national award By JOEL CUTHBERT
OBSERVER photo by Joel Cuthbert
Native American Poet Edna Gordon with a copy of her newest book,
Voice of the Hawk Elder.
12/30/2007 – OBSERVER Staff Writer
Hawk Elder and Seneca Wisdomkeeper Edna Gordon has spent her life
exploring and expressing the voice within.
Gordon, 86, is a writer, activist, unofficial philosopher/theologian and
raging hawk for the welfare of her people. Her numerous books of
naturalistic poetry have reached across physical boundaries to influence a
nation, and speak to readers across cultural boundaries.
"I love poetry because it;s simple,"& Gordon said. "Poetry brings out the
beauty of man and the beauty of creation … We lack communication, and
this is why poetry is important, because communication is important."
Throughout a prolific 10 years as a writer with an anti-materialistic
message, Gordon–along with her late husband, Edwin Hannibal Gordon–has
written 42 books. Her newest collection, Voice of the Hawk Elder [edited
by Harvey Arden, published by HYT at www.haveyouthought.com], was recently
announced winner in the Native American Studies category of the National
Best Books 2007 awards.
Her writing revolves around nature and humanity, animals and the elements,
all in sharp contrast to the corporatized, commercialized world of today.
"We’ve gone away from the naturalistic way of life for the materialistic,"
she explained. "We’ve forgotten about nature, to be thankful even for just
the breath of life, for the sun coming up."
She examines not only nature itself, but the lessons rooted in our natural
surroundings–what she calls the laws of life. Man learns from nature, she
said, and gains his knowledge of life and the world from nature and the
natural course of existence.
"It’s important to know nature to relate to something," Gordon said,
referencing a stream which becomes winding as it circumvents
obstacles–"to see something (in nature) and look at the struggle that it
faced in order for us to go on with life."
According to Gordon, this is why modern man encounters so much strife. He
has lost his kinship with nature, content to trade a connection to the
Earth which sustains him for an artificial environment which corrupts him.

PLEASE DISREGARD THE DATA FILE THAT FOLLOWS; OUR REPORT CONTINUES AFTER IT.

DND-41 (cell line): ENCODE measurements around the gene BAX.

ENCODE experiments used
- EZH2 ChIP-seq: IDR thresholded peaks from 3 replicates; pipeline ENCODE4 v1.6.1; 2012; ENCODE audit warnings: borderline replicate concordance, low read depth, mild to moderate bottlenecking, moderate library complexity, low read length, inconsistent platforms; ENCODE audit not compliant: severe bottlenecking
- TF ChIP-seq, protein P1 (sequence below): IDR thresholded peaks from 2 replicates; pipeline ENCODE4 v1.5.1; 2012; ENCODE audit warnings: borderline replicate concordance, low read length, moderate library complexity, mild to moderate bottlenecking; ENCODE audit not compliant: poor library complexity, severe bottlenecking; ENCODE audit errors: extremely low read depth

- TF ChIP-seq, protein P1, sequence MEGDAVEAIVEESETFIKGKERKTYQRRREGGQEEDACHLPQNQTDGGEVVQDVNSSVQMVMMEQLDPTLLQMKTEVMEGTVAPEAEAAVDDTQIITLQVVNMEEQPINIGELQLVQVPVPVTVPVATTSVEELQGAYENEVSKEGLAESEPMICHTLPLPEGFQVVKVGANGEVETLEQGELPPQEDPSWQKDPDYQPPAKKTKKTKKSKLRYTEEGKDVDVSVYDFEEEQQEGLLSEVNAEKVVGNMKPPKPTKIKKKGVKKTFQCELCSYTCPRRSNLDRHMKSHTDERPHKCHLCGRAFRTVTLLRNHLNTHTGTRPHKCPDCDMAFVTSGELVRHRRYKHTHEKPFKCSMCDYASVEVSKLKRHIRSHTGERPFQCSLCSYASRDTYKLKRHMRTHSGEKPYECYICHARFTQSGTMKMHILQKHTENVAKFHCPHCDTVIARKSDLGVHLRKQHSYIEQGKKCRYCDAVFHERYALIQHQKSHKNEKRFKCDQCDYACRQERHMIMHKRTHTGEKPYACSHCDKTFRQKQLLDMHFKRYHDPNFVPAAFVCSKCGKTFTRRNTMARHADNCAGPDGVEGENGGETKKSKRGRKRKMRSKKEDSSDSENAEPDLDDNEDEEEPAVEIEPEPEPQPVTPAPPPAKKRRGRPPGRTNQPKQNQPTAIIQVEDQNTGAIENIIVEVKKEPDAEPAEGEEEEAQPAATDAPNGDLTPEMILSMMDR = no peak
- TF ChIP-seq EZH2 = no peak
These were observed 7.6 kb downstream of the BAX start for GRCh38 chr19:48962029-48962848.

The rift between man and nature, left unchecked, continues to grow deeper
with each future generation.
"Life is simple," she said. "Man complicates it."
Gordon writes to reveal and combat this alienation from nature. Through
her poetry, she offers the knowledge of her life and experience of nature.
"It’s a message of knowledge, and in order to have the message of
knowledge, you have to live it," she said.
Most importantly, she preserves the pathway to a more natural way of life
and, with her writing, offers a guide for treading that path.
Gordon’s message focuses on tearing down false ‘corporate law,’ which runs
the United States–this commercialized,’instant potato’ approach to life
to find the true laws of nature. It is this new ideology–a moral standard
that idolizes wealth and possession–which promulgates greed, deceit and
contaminates the purity and wholesomeness of nature.
With this basic theme threaded throughout her writing, she hopes to build
a foundation upon which future generations can continue to build.
"I want you to go on," she said,"and build onto all that’s going on today
because it makes the tomorrow."
Her goal is to promote a more natural, less artificial way of life and
learning, and to unify future generations in fostering this refreshed,
"We have to have the unity of one mind."she said.
To this end, her home has become a gathering place for many; a sanctuary
of open learning and shared knowledge. All are welcome to express
themselves without objection and to explore their own learning without
hindrance; to be taught if desired, or guided by those who have
Gordon said these gatherings are already starting to grow, beginning with
her writing, but soon expected to branch out into other mediums. Sessions
are also being recorded for future reference and learning.
Gordon’s literary battle against the corruption and subjugation of man–in
particular, of Native Americans–by corporate America has now taken center
stage in a national movement known as the Broomstick Coalition. The
movement seeks change through non-violence rather than through force, with
artistic expression and protest rather than with physical revolt.
"Everybody expects us to pick up guns, and that’s the first thing they
want the Indians to do–pick up their guns so they can come and bomb us,"
Gordon said. "We dont believe in that … If you want peace, you have to
work for peace. You cannot do it with a gun."
Her vision for cleaning out the corrupt comes quite literally from
cleaning –sweeping the garbage out through perseverance and constant
vigilance, just as she uses a broom to clear the dirt from her back porch
daily. She urges Indian Nations across the country to give peace to
receive peace, as blood only begets blood.
It is hardest to walk in peace, Gordon said, but that is what she wants
for her life, and for her children’s lives.
Gordon continually receives letters and e-mails from all over the country,
and even other parts of the world. She is currently involved in the
writing of another book.
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